38. Bearing Power of Piles

When driven in sand or gravel, or to hard pan, piles will carry to the full extent of the crushing strength of the timber,- providing the depth of the pile is sufficient to secure lateral stiffness.

"There are examples of piles driven in stiff clay to the depth of 20 feet that carry from 70 to 80 tons per pile : there are many instances in which piles carry from 20 to 40 tons under the above conditions. After a pile has been driven to 20 feet in sand or gravel, any further hammering on the piles is a waste of time and money, and injurious to the pile itself."*

Piles driven from 30 to 40 feet in even the softest alluvial soils should carry by frictional resistance alone from 10 to 12 tons.

For the safe working loads on piles driven in different soils, the following table, compiled from the Engineering News formula, may be used with safety. The values are for minimum lengths of spruce piles and average penetration for last five blows of a 1,200 pound hammer falling 15 feet. When heavier loads than these must be carried, or the penetration is much greater, the actual bearing power of the piles should be determined by testing, unless it is already known from actual experience.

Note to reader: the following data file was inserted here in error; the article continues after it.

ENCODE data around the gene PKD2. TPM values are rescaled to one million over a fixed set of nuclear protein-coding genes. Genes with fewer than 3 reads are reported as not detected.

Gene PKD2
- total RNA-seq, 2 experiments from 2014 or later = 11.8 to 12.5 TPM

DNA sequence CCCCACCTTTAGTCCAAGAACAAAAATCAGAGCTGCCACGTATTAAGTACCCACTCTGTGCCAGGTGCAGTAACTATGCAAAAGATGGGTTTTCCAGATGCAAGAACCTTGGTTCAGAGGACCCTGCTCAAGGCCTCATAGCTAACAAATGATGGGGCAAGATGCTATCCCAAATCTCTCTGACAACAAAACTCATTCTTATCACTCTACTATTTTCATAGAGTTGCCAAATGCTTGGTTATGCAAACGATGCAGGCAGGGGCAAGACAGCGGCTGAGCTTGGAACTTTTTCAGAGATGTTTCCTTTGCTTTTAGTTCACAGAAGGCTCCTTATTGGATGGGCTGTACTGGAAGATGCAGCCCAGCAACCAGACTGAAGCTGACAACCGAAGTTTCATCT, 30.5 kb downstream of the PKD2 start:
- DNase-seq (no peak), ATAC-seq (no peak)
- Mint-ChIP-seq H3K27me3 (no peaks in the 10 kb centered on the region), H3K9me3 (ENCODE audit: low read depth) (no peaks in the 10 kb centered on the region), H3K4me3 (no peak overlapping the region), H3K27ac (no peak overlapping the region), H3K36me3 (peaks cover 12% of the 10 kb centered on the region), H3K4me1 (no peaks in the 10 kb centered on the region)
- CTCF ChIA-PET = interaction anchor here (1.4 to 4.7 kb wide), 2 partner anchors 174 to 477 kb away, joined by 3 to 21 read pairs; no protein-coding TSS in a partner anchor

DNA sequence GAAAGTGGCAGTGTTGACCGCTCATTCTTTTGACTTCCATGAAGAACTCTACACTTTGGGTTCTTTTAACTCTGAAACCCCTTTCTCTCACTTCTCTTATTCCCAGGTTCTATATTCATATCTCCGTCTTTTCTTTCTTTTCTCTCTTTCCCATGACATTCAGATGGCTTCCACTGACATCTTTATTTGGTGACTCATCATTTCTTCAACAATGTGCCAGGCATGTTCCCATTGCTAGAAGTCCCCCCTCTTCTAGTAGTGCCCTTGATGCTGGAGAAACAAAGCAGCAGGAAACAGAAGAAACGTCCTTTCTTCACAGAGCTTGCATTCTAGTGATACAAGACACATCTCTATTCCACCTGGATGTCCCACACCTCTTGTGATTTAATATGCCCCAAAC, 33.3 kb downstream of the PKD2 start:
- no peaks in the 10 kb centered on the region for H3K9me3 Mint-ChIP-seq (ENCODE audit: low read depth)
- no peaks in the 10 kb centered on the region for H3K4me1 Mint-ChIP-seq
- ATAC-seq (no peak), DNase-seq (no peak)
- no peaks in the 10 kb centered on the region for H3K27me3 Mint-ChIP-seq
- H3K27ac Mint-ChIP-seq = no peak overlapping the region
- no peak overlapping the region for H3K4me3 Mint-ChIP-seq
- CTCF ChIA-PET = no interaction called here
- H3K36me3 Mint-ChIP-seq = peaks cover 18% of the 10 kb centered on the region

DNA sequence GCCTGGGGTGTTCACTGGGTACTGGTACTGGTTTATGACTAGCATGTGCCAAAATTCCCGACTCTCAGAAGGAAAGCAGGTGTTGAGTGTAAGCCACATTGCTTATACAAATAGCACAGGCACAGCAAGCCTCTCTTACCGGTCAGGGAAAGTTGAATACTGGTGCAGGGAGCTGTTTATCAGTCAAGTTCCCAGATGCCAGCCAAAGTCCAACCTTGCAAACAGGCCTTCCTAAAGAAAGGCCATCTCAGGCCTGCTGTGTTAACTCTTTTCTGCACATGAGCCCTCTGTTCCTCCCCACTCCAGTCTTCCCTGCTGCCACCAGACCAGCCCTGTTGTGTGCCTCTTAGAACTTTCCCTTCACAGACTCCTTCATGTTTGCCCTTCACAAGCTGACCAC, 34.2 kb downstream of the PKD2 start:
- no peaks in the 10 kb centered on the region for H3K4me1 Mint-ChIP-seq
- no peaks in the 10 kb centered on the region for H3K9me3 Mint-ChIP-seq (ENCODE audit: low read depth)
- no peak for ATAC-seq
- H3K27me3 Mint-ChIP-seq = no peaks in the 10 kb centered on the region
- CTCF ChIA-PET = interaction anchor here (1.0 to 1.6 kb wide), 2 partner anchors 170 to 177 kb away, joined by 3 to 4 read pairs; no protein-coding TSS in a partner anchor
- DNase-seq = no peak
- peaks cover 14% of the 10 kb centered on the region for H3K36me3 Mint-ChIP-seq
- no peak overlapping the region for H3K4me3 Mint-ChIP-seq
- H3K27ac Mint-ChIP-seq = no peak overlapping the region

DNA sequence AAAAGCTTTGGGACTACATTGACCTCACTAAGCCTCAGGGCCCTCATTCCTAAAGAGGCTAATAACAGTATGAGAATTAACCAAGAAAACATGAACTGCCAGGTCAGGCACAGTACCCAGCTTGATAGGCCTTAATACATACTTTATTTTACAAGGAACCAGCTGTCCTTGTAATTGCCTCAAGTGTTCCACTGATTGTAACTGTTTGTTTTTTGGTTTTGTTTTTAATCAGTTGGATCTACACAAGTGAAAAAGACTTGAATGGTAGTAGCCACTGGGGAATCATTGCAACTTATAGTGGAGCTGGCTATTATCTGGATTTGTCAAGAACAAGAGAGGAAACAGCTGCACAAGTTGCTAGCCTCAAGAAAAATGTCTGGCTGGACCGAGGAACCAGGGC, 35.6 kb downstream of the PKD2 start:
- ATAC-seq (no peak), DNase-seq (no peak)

Table II. - Bearing Value Of Piles

SOIL.

PILE LENGTHS.

AVERAGE DIAMETER

PENETRATION.

LOAD IN TONS.

Ft.

Ins.

Ins.

Silt..........................

40

10

6

2

Mud..............................

30

8

2

6

Soft earth with boulders or logs..............

30

8

1

7

Moderately firm earth or clay with boulders or logs.......................

30

8

1

9

Soft earth or clay.............

30

10

1

9

Quicksand..................

30

8

12

Firm earth..................

30

8

12

Firm earth into sand or gravel..............

20

8

14

Firm earth to rock.....................

20

8

0

20

Sand......................

20

8

0

20

Gravel......................................

15

8

0

20

When the penetration is less than that given above, for soft soils the safe loads may be increased according to the Engineering News formula given in the next paragraph.

*" A Practical Treatise on Foundations."

There have been several formulae proposed for determining the safe working loads on piles. Of these, the latest, known as the Engineering News formula, is generally considered to be the most reliable. It is claimed for this formula that it sets "a definite limit, high enough for all ordinary economic requirements, up to which there is no record of pile failures, excepting one or two dubious cases where a hidden stratum of bad material lay beneath the pile, and above which there are instances of both excess and failure, with an increasing proportion of failures as the limit is exceeded."

The formula is :

Safe load in lbs. = 2 w h / s + 1 in which w = weight of hammer in pounds; h, its fall in feet;. s, average set under last blows in inches.